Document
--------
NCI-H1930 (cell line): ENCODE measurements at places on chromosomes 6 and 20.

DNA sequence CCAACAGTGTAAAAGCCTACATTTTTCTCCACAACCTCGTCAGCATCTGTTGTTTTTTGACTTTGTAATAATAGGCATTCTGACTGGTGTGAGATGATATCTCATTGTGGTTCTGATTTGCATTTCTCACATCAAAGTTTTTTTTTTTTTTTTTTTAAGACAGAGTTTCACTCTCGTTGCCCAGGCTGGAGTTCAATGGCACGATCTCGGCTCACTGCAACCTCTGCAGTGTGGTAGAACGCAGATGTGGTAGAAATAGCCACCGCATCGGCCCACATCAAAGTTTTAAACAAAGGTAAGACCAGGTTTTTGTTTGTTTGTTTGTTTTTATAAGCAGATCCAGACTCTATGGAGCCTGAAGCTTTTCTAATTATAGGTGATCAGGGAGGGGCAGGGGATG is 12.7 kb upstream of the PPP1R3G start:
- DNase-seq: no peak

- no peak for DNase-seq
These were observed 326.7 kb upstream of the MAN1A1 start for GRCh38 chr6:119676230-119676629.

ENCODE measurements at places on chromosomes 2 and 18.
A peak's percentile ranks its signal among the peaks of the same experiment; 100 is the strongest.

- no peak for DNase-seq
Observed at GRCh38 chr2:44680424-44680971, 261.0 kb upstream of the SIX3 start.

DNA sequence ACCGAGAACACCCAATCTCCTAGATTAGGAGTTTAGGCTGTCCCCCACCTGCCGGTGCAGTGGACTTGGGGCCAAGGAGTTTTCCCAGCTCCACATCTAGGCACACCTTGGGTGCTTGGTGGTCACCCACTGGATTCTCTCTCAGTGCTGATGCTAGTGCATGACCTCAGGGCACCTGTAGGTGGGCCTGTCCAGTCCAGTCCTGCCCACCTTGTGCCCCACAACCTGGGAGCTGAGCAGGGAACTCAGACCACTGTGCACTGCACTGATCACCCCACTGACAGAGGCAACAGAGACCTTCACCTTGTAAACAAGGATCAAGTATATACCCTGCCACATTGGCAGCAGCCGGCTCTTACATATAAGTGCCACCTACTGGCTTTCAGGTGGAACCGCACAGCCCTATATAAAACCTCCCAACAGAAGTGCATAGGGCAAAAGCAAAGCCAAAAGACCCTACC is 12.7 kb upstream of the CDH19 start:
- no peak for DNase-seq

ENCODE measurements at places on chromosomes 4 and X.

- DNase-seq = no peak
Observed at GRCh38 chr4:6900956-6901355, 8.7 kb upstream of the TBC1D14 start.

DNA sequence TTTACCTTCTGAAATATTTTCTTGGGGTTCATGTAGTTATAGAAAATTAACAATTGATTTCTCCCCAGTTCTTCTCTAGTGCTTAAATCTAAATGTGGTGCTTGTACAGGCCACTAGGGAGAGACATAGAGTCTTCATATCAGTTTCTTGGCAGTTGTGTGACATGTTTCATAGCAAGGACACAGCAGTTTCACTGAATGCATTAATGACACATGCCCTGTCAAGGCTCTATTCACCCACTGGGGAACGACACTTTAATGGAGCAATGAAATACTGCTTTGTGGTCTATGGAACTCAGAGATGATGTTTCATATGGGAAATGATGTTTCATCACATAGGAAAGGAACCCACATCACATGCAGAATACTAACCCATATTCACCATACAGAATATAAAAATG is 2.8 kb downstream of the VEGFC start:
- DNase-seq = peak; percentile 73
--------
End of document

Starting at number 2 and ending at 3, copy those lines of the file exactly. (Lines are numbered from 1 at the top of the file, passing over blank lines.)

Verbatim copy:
DNA sequence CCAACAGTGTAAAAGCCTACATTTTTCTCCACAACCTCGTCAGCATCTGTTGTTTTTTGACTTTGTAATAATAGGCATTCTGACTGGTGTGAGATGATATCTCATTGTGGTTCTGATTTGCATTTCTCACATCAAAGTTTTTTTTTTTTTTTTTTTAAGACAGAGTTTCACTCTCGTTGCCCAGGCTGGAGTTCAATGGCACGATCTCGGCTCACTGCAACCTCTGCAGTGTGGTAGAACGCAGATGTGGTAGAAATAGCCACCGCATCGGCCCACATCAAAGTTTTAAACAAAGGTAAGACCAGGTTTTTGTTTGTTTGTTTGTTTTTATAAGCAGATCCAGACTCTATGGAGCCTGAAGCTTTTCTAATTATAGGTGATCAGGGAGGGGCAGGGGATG is 12.7 kb upstream of the PPP1R3G start:
- DNase-seq: no peak